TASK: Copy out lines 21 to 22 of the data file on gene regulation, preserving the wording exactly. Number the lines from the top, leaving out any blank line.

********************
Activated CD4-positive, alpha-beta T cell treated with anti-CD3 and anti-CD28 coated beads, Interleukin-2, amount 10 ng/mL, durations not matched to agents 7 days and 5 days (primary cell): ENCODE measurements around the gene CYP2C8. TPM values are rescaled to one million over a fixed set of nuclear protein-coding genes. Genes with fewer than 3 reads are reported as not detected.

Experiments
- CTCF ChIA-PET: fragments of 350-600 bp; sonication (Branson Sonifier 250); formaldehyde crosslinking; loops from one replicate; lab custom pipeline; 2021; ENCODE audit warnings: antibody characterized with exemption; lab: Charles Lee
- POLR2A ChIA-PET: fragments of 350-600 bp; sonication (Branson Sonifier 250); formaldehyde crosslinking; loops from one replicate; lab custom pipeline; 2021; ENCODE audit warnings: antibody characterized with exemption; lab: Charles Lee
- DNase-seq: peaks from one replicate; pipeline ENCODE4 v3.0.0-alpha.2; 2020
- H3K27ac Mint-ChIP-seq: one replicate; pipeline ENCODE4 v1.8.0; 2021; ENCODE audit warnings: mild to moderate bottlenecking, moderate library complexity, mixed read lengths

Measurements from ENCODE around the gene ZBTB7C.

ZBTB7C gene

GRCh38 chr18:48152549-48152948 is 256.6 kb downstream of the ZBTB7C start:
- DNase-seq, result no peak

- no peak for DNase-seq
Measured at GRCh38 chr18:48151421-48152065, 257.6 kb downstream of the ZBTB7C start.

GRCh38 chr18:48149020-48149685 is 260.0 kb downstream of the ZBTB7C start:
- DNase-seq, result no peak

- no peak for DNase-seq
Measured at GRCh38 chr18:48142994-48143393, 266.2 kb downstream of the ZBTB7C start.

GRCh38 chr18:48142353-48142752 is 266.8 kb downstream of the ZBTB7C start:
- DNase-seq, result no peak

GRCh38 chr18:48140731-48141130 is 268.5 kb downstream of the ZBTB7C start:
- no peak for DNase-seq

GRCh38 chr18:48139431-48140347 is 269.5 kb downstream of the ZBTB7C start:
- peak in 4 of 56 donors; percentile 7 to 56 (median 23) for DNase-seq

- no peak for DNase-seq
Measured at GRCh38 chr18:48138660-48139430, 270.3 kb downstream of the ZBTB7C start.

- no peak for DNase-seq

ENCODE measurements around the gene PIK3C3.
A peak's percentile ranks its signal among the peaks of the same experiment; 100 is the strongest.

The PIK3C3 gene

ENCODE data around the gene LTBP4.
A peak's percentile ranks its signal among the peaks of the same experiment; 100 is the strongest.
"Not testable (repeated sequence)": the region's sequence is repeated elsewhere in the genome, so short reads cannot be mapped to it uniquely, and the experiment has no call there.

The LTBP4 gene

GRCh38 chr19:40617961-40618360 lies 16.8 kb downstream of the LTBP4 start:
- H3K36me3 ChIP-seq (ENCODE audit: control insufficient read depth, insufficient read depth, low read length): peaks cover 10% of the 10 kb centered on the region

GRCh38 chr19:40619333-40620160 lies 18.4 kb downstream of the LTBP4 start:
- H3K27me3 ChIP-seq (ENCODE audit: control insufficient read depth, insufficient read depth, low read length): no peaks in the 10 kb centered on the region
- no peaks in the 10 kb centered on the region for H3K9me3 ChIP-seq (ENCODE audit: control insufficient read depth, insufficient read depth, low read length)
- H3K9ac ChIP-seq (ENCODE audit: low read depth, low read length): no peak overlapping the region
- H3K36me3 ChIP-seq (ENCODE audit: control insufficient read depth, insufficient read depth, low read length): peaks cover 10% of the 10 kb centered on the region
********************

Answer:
GRCh38 chr18:48139431-48140347 is 269.5 kb downstream of the ZBTB7C start:
- peak in 4 of 56 donors; percentile 7 to 56 (median 23) for DNase-seq